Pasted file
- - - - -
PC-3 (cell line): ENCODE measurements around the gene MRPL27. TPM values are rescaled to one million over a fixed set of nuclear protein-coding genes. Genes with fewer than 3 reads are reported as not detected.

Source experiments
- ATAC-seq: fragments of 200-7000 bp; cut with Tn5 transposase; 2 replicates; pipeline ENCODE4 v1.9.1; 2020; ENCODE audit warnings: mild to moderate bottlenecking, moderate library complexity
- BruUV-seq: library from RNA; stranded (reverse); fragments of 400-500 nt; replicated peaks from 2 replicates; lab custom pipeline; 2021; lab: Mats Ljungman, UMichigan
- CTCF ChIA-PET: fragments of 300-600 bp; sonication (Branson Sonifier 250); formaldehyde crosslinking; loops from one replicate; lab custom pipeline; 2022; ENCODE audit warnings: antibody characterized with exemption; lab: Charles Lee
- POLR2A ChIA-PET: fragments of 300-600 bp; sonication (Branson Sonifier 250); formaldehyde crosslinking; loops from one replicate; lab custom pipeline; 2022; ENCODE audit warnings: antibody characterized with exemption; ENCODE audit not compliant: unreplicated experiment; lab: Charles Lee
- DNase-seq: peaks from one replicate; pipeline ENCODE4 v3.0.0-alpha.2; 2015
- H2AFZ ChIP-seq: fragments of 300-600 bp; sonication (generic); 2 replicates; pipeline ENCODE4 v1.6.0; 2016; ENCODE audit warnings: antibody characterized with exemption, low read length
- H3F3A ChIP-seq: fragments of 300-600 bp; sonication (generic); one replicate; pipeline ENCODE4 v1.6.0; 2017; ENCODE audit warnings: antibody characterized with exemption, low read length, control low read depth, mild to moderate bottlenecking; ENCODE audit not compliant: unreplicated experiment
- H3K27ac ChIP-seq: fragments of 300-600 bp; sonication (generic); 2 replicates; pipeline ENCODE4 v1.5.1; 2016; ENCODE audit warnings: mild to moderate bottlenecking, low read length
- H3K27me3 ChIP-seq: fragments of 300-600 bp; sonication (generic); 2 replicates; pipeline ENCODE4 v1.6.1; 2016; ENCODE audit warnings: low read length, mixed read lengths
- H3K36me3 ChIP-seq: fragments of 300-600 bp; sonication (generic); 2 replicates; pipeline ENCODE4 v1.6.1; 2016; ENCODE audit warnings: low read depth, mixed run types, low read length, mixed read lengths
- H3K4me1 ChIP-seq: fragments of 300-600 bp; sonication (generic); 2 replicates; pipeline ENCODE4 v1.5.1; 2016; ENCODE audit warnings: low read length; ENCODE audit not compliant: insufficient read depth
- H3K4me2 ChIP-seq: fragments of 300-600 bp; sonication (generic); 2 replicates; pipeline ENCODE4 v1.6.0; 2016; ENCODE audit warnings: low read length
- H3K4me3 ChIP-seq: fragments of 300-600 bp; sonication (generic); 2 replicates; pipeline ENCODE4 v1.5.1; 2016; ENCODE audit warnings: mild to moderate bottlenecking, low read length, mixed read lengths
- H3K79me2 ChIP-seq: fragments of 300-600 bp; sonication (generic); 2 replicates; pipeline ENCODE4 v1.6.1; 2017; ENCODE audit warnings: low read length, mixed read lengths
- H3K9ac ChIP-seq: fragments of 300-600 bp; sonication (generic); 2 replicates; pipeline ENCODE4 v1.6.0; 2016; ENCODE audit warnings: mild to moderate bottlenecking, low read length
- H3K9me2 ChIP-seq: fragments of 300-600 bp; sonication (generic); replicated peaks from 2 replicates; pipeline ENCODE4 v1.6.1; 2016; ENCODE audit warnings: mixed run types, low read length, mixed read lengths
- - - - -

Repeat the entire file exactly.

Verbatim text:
PC-3 (cell line): ENCODE measurements around the gene MRPL27. TPM values are rescaled to one million over a fixed set of nuclear protein-coding genes. Genes with fewer than 3 reads are reported as not detected.

Source experiments
- ATAC-seq: fragments of 200-7000 bp; cut with Tn5 transposase; 2 replicates; pipeline ENCODE4 v1.9.1; 2020; ENCODE audit warnings: mild to moderate bottlenecking, moderate library complexity
- BruUV-seq: library from RNA; stranded (reverse); fragments of 400-500 nt; replicated peaks from 2 replicates; lab custom pipeline; 2021; lab: Mats Ljungman, UMichigan
- CTCF ChIA-PET: fragments of 300-600 bp; sonication (Branson Sonifier 250); formaldehyde crosslinking; loops from one replicate; lab custom pipeline; 2022; ENCODE audit warnings: antibody characterized with exemption; lab: Charles Lee
- POLR2A ChIA-PET: fragments of 300-600 bp; sonication (Branson Sonifier 250); formaldehyde crosslinking; loops from one replicate; lab custom pipeline; 2022; ENCODE audit warnings: antibody characterized with exemption; ENCODE audit not compliant: unreplicated experiment; lab: Charles Lee
- DNase-seq: peaks from one replicate; pipeline ENCODE4 v3.0.0-alpha.2; 2015
- H2AFZ ChIP-seq: fragments of 300-600 bp; sonication (generic); 2 replicates; pipeline ENCODE4 v1.6.0; 2016; ENCODE audit warnings: antibody characterized with exemption, low read length
- H3F3A ChIP-seq: fragments of 300-600 bp; sonication (generic); one replicate; pipeline ENCODE4 v1.6.0; 2017; ENCODE audit warnings: antibody characterized with exemption, low read length, control low read depth, mild to moderate bottlenecking; ENCODE audit not compliant: unreplicated experiment
- H3K27ac ChIP-seq: fragments of 300-600 bp; sonication (generic); 2 replicates; pipeline ENCODE4 v1.5.1; 2016; ENCODE audit warnings: mild to moderate bottlenecking, low read length
- H3K27me3 ChIP-seq: fragments of 300-600 bp; sonication (generic); 2 replicates; pipeline ENCODE4 v1.6.1; 2016; ENCODE audit warnings: low read length, mixed read lengths
- H3K36me3 ChIP-seq: fragments of 300-600 bp; sonication (generic); 2 replicates; pipeline ENCODE4 v1.6.1; 2016; ENCODE audit warnings: low read depth, mixed run types, low read length, mixed read lengths
- H3K4me1 ChIP-seq: fragments of 300-600 bp; sonication (generic); 2 replicates; pipeline ENCODE4 v1.5.1; 2016; ENCODE audit warnings: low read length; ENCODE audit not compliant: insufficient read depth
- H3K4me2 ChIP-seq: fragments of 300-600 bp; sonication (generic); 2 replicates; pipeline ENCODE4 v1.6.0; 2016; ENCODE audit warnings: low read length
- H3K4me3 ChIP-seq: fragments of 300-600 bp; sonication (generic); 2 replicates; pipeline ENCODE4 v1.5.1; 2016; ENCODE audit warnings: mild to moderate bottlenecking, low read length, mixed read lengths
- H3K79me2 ChIP-seq: fragments of 300-600 bp; sonication (generic); 2 replicates; pipeline ENCODE4 v1.6.1; 2017; ENCODE audit warnings: low read length, mixed read lengths
- H3K9ac ChIP-seq: fragments of 300-600 bp; sonication (generic); 2 replicates; pipeline ENCODE4 v1.6.0; 2016; ENCODE audit warnings: mild to moderate bottlenecking, low read length
- H3K9me2 ChIP-seq: fragments of 300-600 bp; sonication (generic); replicated peaks from 2 replicates; pipeline ENCODE4 v1.6.1; 2016; ENCODE audit warnings: mixed run types, low read length, mixed read lengths